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Publication numberUS4942404 A
Publication typeGrant
Application numberUS 07/381,763
Publication dateJul 17, 1990
Filing dateJul 18, 1989
Priority dateJul 18, 1989
Fee statusLapsed
Publication number07381763, 381763, US 4942404 A, US 4942404A, US-A-4942404, US4942404 A, US4942404A
InventorsMarvin S. Kefer
Original AssigneeAil Systems, Inc.
Export CitationBiBTeX, EndNote, RefMan
External Links: USPTO, USPTO Assignment, Espacenet
Passive doppler differential ranging system and method
US 4942404 A
Abstract
A passive doppler differential ranging method for use with respect to an aircraft radar for determining the range, R, of a threat passively, includes the steps of mounting a first receiving antenna and a second receiving antenna on an aircraft and positioning the first and second antennas a known distance, d, apart from each other, and determining the azimuth angle α of the threat with respect to the aircraft at a first time to. A first differential doppler phase shift, Δφ, between the first and second antennas of a received signal transmitted by the threat at time to is then determined. The velocity of the aircraft is measured, and a second differential phase shift, Δφ1, between the first and second antennas of a received signal transmitted by the threat at time t1 is then determined. The differential differential doppler phase shift, ΔΔφ, is determined by subtracting the first differential doppler phase shift from the second differential doppler phase shift, and the range, R, of the threat at time t1 is then determined. The passive doppler differential ranging system includes two antennas and preferably includes an interferometer which is used to determine the differential doppler phase shift at time to.
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Claims(2)
What is claimed is:
1. A method for use on an aircraft for determining the range, R, of a threat passively, which comprises the steps of:
mounting a first receiving antenna and a second receiving antenna on an aircraft and positioning the first and second antennas a known distance, d, apart from each other;
determining a first azimuth angle α of the threat with respect to the aircraft at a first time to, the azimuth angle o being defined as the angle of the threat from the direction of motion of the aircraft taken in a two-dimensional plane at the first time to ;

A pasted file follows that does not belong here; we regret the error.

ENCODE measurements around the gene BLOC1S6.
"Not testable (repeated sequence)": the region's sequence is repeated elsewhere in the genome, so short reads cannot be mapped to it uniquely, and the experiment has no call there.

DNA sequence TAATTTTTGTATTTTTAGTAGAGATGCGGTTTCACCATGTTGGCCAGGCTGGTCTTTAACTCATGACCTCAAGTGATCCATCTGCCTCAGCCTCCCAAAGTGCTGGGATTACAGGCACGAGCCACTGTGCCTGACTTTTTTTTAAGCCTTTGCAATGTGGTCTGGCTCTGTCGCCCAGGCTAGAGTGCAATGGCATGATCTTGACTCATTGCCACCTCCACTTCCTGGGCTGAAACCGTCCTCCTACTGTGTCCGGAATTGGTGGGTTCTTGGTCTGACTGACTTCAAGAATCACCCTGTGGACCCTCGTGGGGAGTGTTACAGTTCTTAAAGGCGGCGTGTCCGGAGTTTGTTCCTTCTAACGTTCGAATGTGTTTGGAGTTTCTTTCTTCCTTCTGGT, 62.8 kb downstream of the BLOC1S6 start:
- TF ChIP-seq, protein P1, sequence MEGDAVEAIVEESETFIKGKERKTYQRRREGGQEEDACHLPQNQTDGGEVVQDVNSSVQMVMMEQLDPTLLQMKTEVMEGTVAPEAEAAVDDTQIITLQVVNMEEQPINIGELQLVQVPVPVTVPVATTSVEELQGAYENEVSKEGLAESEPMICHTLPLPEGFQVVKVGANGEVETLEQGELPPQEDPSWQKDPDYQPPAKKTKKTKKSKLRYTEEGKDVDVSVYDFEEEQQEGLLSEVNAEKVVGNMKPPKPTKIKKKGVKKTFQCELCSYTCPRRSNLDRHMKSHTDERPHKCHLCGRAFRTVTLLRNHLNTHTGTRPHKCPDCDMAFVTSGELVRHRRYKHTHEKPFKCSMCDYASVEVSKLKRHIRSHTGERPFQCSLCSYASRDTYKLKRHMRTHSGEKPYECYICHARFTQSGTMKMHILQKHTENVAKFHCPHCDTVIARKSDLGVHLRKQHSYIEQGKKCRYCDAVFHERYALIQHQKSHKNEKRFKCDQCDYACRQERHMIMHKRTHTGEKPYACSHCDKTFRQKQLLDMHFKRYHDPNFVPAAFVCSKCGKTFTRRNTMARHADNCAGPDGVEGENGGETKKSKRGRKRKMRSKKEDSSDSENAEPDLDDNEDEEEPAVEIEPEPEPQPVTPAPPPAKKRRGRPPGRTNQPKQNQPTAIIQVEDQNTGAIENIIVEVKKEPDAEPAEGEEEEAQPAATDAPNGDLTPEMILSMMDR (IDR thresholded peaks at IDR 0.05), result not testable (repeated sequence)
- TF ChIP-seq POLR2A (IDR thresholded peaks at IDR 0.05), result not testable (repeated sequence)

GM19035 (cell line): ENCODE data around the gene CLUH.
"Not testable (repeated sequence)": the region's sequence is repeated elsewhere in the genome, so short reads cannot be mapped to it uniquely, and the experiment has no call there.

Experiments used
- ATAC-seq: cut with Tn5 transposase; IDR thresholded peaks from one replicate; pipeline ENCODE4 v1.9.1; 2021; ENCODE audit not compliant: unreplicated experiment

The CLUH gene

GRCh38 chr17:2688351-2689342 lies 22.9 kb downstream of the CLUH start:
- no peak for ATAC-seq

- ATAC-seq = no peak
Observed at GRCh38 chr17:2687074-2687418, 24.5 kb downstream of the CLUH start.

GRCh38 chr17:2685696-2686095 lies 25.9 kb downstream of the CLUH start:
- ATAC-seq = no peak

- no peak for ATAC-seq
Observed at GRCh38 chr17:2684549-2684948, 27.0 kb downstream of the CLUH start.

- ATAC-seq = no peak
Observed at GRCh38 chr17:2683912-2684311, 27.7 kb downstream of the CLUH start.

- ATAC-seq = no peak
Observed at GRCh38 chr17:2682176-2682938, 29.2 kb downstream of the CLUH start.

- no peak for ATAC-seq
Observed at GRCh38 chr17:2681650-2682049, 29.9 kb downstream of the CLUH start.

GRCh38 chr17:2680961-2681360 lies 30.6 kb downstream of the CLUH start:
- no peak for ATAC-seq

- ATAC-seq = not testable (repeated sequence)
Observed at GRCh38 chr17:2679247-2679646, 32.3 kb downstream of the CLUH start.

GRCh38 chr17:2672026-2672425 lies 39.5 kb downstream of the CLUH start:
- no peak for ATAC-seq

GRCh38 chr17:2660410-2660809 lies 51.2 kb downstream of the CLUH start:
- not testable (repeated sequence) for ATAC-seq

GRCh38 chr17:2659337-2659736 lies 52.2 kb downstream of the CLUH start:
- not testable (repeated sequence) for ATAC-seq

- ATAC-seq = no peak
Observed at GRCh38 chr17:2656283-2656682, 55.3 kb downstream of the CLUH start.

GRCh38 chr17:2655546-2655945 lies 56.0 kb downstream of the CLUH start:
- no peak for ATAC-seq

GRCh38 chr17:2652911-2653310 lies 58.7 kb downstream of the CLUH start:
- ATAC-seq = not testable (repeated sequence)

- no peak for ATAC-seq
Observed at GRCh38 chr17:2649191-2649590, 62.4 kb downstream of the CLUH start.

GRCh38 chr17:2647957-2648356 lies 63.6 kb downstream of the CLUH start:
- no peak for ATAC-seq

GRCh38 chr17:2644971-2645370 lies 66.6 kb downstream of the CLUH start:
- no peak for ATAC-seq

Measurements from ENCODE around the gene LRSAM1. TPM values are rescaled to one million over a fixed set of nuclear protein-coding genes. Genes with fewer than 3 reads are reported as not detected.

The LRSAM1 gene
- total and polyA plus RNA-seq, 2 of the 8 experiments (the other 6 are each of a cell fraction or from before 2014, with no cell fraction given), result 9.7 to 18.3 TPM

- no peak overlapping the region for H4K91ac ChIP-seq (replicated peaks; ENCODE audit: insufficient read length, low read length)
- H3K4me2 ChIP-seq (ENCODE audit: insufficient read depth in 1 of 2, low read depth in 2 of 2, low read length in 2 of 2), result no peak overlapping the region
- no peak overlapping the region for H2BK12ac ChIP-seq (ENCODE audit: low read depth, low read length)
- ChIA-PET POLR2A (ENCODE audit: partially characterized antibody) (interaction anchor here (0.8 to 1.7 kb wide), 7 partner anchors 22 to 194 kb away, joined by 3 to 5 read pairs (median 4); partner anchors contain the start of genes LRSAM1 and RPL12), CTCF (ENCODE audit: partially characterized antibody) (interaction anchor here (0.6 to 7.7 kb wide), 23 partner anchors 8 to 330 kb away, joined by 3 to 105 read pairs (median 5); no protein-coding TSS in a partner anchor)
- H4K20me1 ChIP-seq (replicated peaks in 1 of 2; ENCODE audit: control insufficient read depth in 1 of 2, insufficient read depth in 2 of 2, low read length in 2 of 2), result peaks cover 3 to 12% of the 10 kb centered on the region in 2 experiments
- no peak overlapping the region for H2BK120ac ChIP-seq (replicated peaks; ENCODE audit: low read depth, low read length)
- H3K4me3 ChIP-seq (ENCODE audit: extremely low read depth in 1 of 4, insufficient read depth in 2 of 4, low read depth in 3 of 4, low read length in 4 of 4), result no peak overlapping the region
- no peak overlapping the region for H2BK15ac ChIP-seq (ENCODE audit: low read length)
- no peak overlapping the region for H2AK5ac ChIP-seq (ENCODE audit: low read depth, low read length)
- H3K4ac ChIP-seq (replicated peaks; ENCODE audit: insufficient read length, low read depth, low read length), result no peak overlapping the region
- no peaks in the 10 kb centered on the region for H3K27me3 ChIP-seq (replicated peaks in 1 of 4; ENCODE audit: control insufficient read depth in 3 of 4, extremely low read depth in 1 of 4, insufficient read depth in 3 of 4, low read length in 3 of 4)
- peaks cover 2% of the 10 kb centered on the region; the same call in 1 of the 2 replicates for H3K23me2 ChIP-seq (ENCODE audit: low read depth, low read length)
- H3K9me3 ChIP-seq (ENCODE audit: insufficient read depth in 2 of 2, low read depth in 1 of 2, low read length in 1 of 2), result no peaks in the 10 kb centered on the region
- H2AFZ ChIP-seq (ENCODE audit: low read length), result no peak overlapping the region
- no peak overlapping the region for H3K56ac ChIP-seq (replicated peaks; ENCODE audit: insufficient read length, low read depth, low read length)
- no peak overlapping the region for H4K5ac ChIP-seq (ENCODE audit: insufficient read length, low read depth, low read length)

determining a first differential doppler phase shift, Δφ, between the first and second antennas of a received signal transmitted by the threat, using the equation: ##EQU10## measuring the velocity, v, of the aircraft; determining a second differential doppler phase shift, Δφ1, at time t1 between the first and second antennas of a received signal transmitted by the threat, using the equation: ##EQU11## where Δt=t1 -to determining the differential differential doppler phase shift, ΔΔφ, by subtracting the first differential doppler phase shift, Δφ, from the second differential doppler phase shift, Δφ1 ; and
determining the range, R, of the threat at time t1 by using the following equation: ##EQU12##
2. A passive doppler differential ranging system, which comprises:
a first receiving antenna and a second receiving antenna mounted on an aircraft and positioned a known distance, d, apart from each other;
means for determining a first azimuth angle, α, of the threat with respect to the aircraft at a first time to, the azimuth angle α being defined as the angle of the threat from the direction of motion of the aircraft taken in a two-dimensional plane at the first time to ;
means for determining a first differential doppler phase shift, Δφ, between the first and second antennas of a received signal transmitted by the threat at time to, using the equation: ##EQU13## means for measuring the velocity of the aircraft; means for determining a second differential phase shift, Δφ1, between the first and second antennas of a received signal transmitted by the threat at a time t1 which is later than time to, using the equation: ##EQU14## where Δt=t1 -to means for determining the differential differential doppler phase shift, ΔΔφ, by subtracting the first differential doppler phase shift, Δφ, from the second differential doppler phase shift, Δφ1 ; and
means for determining the range, R, of the threat at time t1 by using the following equation: ##EQU15##
Description

This invention was made with Government support under Contract No. F33657-81-C-0214 awarded by the U.S. Air Force. The Government has certain rights in this invention.

BACKGROUND OF THE INVENTION

Field of the Invention

This invention relates to a passive radar ranging system and method, that is, using only the threat radar's signal to calculate the range of the threat, and more particularly relates to a passive doppler differential ranging system and method.

Description of the Prior Art

Conventional radar systems employ various methods to calculate the range of a threat radar passively. One such method is commonly referred to as a triangulation ranging technique.

Triangulation ranging is shown in FIG. 1. Two separate receivers, R1 and R2, situated at two remote locations, X and Y, respectively, detect the target at different azimuth angles, Θ1 and Θ2. The radar system would take the azimuth information obtained from the two receivers and the distance d between the two receiver locations and would triangulate their intersection to resolve the target's range.

Triangulation techniques may be applied in airborne ranging radars. For example, two airplanes may be used, each carrying one of the radar receivers, R1 and R2. If the spacing between the two radars is determined accurately, i.e., to calculate the distance d, and the azimuth angles, Θ1 and Θ2, of the threat from the two radar receivers are measured, then triangulation between the two airplanes and the threat radar will result in the range of the threat.

Triangulation techniques may also be employed with a single airplane by having two radar receivers mounted on the airplane a distance d apart from each other and knowing the azimuth angles Θ1 and Θ2 of the threat from the receivers.

It is evident from the above description that conventional triangulation ranging techniques require two separate azimuth angle measurements.